Top 10 lists are pretty popular these days. Do we have Letterman to thank for that? Anyway, in the interests of being in with the popular crowd, here’s a Top 10 list that seems blatantly obvious to me, but might serve as a warning to others. And before anyone accuses me of being all jaded and defeatist, I prefer to look at it as arming myself with the truth in order to beat that fu**er down and prove every point on this list wrong. Wish me luck.
Top 10 Reasons Not To Be A Writer
10. For the chicks. Generally speaking, being a writer doesn’t get you chicks like being a rock star might.
9. For a sense of self-worth. Seriously, almost constant rejection is not good for self-esteem.
8. For the cool. Most people, when you say you’re a writer, will look at you with that when-are-you-going-to-get-a-real-job look.
7. For the influence. No matter how much we think we’re changing the world, people are pretty fixed in their own personal delusions. Anything we write is unlikely to affect them much.
6. For self-fulfilment. This one is slightly off-kilter. We require the self-fulfilment of writing, but most writers I know are rarely happy with what they put out there and constantly bemoan how crap they are and how they wish they were better. I’m like this. We’re all a bunch of fragile little flowers.
5. For the fame. There are a handful of uber-bestselling writers that you might recognise if you passed them in the street, but not many. Have a look along your bookshelf and think about how many of those names have a face attached in your memory banks.
4. For health. Sitting in a gloomy room hunched over a computer, spewing forth imagination from the deepest recesses of your mind. Not exactly a jog along the beach, is it.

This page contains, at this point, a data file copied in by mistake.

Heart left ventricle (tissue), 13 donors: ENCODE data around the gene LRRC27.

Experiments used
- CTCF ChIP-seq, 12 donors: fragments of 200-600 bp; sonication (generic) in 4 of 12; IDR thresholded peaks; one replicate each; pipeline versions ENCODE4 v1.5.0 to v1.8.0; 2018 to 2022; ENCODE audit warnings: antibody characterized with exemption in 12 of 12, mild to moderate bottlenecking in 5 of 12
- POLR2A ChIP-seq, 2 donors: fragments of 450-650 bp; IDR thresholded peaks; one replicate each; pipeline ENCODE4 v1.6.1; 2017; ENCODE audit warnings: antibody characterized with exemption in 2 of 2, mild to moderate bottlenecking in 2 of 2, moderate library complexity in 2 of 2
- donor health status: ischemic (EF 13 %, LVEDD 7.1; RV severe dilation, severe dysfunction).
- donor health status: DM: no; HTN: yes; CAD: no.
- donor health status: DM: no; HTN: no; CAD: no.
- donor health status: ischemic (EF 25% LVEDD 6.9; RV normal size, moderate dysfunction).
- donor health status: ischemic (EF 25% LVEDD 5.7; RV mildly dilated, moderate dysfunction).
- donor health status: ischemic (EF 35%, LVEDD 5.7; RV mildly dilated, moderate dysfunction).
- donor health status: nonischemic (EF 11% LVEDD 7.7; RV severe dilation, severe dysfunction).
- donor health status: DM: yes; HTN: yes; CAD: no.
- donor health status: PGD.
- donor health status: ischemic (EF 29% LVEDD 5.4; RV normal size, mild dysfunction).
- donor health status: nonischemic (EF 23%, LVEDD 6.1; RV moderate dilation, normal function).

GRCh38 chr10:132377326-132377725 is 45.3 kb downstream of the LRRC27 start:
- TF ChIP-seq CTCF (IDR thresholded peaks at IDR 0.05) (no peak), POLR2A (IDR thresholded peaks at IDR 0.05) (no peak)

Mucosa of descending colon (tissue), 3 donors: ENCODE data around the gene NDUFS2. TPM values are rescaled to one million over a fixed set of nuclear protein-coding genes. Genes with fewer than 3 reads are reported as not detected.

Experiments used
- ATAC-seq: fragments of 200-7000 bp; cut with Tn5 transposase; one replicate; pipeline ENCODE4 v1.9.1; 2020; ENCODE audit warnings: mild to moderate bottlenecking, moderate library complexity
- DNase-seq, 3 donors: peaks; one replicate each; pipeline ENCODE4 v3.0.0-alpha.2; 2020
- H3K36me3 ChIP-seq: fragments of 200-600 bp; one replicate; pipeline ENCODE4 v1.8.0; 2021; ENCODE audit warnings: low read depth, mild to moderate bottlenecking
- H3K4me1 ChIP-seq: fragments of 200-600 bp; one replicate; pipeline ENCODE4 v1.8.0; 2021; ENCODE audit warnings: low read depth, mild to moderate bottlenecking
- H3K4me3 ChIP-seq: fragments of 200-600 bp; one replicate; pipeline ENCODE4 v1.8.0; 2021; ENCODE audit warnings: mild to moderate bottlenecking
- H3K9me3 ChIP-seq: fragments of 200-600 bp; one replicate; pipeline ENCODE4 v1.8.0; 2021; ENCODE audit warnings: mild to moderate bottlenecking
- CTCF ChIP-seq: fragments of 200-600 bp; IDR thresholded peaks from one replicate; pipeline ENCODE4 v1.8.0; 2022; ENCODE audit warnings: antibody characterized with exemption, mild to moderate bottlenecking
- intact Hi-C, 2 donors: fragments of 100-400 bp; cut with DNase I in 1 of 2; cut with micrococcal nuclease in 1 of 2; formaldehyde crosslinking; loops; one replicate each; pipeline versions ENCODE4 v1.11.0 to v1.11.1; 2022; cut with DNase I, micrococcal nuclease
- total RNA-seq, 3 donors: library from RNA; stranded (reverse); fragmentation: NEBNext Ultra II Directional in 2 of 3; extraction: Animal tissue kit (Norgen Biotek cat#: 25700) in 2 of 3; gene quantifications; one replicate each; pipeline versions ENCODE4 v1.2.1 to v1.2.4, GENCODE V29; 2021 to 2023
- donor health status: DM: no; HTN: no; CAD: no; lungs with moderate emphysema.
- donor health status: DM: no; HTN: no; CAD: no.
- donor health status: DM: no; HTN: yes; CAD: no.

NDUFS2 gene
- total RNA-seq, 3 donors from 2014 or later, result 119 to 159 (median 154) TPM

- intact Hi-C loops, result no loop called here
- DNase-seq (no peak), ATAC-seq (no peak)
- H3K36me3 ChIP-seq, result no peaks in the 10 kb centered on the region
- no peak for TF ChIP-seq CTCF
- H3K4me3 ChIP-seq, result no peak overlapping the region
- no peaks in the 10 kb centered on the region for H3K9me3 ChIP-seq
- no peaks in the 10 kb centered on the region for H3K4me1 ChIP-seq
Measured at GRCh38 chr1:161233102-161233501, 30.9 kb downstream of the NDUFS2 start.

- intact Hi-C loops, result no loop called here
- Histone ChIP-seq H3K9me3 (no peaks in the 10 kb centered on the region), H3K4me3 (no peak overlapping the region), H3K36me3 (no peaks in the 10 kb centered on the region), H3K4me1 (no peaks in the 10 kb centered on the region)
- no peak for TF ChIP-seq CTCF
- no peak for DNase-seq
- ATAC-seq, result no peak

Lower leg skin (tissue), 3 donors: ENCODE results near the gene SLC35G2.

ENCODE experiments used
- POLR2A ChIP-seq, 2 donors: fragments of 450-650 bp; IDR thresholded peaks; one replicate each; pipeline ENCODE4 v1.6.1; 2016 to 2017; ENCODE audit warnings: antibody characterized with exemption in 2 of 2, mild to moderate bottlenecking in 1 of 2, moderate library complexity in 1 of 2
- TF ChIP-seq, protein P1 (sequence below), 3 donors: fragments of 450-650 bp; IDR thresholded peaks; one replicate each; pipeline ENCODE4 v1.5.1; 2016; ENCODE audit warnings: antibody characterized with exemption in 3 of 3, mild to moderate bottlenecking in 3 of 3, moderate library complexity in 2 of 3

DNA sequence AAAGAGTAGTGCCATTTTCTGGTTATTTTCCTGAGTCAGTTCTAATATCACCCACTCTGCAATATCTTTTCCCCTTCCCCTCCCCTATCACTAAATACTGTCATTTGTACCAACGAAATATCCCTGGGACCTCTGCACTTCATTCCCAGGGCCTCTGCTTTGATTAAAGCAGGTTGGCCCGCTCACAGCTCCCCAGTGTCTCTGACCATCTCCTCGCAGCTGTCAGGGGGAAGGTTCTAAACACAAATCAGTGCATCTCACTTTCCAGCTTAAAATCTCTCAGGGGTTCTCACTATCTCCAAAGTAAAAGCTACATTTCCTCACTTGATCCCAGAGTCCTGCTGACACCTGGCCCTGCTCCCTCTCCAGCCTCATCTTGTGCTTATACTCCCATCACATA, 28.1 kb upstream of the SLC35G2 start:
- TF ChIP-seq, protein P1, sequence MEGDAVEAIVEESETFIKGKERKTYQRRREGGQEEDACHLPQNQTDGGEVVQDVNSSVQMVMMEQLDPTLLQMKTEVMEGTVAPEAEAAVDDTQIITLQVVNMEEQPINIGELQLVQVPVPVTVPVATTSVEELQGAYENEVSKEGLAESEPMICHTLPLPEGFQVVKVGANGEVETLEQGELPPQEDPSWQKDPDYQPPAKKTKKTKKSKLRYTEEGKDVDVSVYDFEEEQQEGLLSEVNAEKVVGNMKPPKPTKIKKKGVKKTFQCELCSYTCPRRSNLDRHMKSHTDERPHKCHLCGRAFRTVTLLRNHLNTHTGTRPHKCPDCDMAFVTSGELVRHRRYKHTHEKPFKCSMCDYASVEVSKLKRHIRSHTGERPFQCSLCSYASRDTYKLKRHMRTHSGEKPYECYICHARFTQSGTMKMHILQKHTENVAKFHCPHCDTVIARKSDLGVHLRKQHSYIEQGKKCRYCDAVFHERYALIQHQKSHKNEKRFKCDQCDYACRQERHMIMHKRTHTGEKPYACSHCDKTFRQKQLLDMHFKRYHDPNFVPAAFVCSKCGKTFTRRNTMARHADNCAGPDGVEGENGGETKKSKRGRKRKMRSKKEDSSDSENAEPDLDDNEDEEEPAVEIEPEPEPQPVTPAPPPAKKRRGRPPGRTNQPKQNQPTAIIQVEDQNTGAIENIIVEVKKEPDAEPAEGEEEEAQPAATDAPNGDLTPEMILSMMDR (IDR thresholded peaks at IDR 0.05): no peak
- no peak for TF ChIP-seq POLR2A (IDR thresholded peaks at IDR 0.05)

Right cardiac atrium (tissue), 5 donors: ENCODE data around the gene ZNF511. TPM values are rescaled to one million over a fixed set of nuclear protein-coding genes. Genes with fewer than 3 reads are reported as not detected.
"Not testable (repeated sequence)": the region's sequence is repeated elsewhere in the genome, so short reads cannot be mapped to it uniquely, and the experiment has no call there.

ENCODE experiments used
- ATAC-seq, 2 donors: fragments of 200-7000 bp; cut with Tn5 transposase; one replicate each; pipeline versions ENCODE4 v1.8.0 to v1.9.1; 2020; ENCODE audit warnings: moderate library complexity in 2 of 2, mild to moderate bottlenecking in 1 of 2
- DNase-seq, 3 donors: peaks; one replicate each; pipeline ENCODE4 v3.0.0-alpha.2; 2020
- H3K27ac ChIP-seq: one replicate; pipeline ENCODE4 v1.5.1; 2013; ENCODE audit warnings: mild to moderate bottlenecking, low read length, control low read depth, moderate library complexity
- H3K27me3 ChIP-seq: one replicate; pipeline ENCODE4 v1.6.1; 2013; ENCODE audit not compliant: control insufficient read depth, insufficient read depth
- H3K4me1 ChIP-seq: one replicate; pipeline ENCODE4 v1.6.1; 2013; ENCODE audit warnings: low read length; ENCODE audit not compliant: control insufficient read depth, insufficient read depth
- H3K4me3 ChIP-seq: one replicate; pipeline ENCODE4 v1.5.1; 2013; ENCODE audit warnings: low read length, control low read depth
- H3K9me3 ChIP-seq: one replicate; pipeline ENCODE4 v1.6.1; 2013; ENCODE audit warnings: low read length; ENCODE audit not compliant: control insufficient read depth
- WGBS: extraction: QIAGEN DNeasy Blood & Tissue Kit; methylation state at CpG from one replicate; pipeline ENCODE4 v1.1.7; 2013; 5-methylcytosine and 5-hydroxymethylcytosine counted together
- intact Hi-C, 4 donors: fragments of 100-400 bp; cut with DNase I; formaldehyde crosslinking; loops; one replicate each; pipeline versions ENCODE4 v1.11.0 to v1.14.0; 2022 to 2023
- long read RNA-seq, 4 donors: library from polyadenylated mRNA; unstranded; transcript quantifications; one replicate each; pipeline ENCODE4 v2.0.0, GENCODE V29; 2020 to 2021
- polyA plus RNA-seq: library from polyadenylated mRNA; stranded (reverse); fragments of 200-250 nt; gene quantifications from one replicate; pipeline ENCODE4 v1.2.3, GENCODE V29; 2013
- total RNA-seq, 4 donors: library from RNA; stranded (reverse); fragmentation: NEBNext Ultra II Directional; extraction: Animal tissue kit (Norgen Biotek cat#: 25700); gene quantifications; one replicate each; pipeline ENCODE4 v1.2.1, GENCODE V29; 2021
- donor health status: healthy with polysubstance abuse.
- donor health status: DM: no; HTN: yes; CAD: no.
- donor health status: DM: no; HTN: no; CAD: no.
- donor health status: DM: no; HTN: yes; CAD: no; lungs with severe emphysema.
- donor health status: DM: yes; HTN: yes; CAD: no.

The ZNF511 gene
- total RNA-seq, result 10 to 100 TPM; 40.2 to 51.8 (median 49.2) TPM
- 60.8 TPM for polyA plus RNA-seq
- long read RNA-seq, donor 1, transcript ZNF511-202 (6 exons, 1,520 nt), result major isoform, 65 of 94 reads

3. For a social life. See above. I have to admit that there’s a vibrant community among genre writers in Australia, and presumbly elsewhere in the world. I’ve got some great friends that I’ve met through being a writer. We only tend to actually meet a handful of times a year, though, at conventions.
2. For the satisfaction. You’ll never be happy with what you achieve as a writer. Sell a short story? You’ll wish you could sell to a better magazine. Sell a novel? You’ll wish you got a bigger advance. Got a great big advance? You’ll wish you were higher on the bestseller lists. I’ve never met a writer yet, at any level of success, that is satisfied with their achievements. They’re all mighty happy to have got where they are, but they all want to achieve more. Every one of them.
1. For the money. Yeah, as if this needs explaining. There doesn’t appear to be any. Anywhere. This is the one thing on this list that I’d most like to prove wrong.
There are a handful of rock-star-god-emperor authors out there that prove every single one of these points wrong. People like Neil Gaiman or Stephen King. But for every Neil Gaiman, there’s a million mid-listers struggling to get by. And for every mid-lister like that there’s a million more hard working writers, wishing they had that mid-list level of success.
The truth is that there is only one reason to be a writer. Because you have to. We all do it because we have stories to tell and we can’t imagine not writing them down. If we can sell them, bloody brilliant. If we can sell them and have any kind of effect on people, fucking spectacular! But the single reason we do it is because we can’t not do it. Any other reason and you’re deluding yourself. Don’t say you haven’t been warned.